sex, lies and videotape

I've just read the book of Esther (she comes before Job, in case you wanted to know, I always find her quite difficult to find)

Esther is one of those books that seems to be quoted in part ('for such a time as this') but with quite a lot of omission regarding the gruesomeness of what Esther and her cousin Mordecai then do to Haman's children.

Let me explain. Esther is press ganged into King Xerxes harem (pretty nasty tyrant was King Xerxes, once he had 'tested' the women he chose a Queen, the other girls were then 'unmarriable' and thus of no real use - Esther obviously had the certain qualities Xerxes was after and was made Queen, but let's not make this into a story about true love......) So then Esther as Queen was in a position ('for such a time as this') to save the Jews from the evil Haman (boo hiss) who planned to have all the Jews exterminated. Haman even builds some gallows to hang Mordecai on, but Esther uses her power over the King to secure Haman's fate - he is hanged on his own gallows. (hooray, the baddie gets it...hmmm)

after this not only is Esther satisfied to save the whole nation of Jews, but she demands the necks of Haman's ten children and anyone else in the Kingdom who she deems to be an enemy of the Jews. - do we quote from this bit? not so much.

I'm always fascinated how we deal with stories, or bits of stories, in the Bible that we can't quite handle (how many times do we hear it said that Esther was made Queen because she was good in bed? - sshh Christians don't talk about sex) - we either don't quote from them, skate over them, sanitise them or ignore them, most of the time.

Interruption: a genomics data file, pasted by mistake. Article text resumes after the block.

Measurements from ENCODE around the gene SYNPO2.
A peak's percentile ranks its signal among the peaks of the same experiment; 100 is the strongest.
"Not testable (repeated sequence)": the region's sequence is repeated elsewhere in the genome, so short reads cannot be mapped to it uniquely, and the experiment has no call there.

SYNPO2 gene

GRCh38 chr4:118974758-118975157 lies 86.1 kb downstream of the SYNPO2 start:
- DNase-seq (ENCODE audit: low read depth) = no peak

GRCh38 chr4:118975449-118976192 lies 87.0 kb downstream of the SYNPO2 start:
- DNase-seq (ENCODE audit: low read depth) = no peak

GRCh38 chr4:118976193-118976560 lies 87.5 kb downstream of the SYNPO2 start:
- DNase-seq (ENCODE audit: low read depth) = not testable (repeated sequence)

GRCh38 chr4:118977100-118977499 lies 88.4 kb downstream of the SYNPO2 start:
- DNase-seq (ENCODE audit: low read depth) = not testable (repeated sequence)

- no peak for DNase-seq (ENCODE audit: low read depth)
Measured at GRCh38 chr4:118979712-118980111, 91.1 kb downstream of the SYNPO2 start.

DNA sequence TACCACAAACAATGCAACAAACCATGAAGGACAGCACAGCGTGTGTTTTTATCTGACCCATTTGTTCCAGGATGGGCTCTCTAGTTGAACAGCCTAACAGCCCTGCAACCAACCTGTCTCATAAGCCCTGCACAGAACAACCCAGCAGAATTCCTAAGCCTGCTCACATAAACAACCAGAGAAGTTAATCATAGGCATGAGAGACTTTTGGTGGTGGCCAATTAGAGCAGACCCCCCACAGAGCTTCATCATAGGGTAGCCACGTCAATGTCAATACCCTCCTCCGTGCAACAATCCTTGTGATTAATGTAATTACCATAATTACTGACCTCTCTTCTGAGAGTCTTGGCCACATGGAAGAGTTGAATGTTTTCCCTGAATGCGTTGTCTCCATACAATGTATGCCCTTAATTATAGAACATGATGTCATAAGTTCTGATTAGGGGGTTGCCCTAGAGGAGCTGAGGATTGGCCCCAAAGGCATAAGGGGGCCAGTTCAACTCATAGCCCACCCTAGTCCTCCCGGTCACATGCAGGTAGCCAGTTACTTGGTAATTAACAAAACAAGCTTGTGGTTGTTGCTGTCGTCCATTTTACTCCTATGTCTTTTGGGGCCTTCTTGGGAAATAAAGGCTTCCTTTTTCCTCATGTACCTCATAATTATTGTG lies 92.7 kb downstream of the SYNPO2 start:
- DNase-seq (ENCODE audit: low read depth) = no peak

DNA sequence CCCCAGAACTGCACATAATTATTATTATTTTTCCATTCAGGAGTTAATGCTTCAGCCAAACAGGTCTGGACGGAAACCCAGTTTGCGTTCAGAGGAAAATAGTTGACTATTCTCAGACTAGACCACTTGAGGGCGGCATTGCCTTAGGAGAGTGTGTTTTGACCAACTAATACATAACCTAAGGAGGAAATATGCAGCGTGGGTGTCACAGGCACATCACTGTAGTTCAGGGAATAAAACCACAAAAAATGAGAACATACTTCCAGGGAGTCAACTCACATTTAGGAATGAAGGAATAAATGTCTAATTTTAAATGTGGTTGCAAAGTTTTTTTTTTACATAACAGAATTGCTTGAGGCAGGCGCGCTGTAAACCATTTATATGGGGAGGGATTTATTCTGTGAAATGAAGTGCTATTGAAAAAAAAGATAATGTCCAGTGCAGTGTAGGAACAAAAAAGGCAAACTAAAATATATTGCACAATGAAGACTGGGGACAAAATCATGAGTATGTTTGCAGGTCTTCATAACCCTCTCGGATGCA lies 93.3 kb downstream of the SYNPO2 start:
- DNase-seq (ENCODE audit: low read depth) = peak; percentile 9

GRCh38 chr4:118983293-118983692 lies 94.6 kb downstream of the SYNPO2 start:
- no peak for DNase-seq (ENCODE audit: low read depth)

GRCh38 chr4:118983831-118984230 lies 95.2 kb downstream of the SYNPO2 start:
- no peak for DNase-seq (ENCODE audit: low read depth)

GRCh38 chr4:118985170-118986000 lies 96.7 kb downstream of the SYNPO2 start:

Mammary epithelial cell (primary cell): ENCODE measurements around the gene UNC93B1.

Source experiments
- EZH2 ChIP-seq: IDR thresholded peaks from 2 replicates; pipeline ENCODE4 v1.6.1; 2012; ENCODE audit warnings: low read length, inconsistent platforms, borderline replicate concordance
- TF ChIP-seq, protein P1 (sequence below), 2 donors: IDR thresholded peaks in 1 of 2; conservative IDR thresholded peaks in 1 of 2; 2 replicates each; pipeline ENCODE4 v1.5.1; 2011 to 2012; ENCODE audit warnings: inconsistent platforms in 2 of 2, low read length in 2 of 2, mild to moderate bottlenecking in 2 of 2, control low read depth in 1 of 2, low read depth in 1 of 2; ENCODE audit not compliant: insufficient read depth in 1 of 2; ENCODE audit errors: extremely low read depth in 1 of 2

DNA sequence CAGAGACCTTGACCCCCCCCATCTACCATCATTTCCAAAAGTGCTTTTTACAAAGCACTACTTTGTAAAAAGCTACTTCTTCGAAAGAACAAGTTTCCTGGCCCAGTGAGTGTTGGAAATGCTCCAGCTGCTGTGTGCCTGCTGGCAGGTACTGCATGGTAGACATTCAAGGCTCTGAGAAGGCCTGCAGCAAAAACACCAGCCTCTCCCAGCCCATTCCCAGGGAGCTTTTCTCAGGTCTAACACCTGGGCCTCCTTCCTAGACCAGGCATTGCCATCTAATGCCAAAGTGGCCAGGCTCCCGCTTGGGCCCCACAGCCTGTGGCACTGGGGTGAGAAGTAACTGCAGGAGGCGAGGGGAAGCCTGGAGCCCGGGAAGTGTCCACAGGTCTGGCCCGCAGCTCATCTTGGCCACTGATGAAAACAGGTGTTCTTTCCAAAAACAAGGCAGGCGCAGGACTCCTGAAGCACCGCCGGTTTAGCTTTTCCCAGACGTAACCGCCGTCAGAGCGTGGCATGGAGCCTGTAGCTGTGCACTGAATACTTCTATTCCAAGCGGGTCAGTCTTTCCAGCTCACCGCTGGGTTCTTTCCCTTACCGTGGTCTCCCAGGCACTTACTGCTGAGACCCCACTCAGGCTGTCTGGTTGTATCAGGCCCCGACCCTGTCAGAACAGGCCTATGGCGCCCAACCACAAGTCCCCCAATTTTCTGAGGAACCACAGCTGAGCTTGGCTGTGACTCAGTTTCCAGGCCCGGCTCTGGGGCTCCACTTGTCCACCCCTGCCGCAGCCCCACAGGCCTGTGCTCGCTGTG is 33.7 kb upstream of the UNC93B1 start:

I think that Scripture is so rich and full of living witness to a God who works with and through people who are, more often than not, a bit crap. What do we do with a story like Esther? Where God is not mentioned at all and yet where God is everywhere present? Where the heroine is the Victoria Beckham (all those clothes and beauty potions) of her day and who saves her people through a combination of sex, lies and videotape? Do we ignore the messiness of the story? Turn it into a love story?

Let's not, shall we?

I for one am overjoyed that my God uses people rooted in their culture and time, who get it right, get it wrong, work with what they've got and the place they are placed in - and, who knows, in the messiness of our lives, we might see that we find ourselves to be somewhere 'for such a time as this' (well it is still a very good quote)

I've written an overview of Phyllis Trible's critique of 'The Unnamed Woman' - Judges 19 - you will find it on the 'articles' page of my website, under 'biblical stuff'. It's worth a read and it is very messy.

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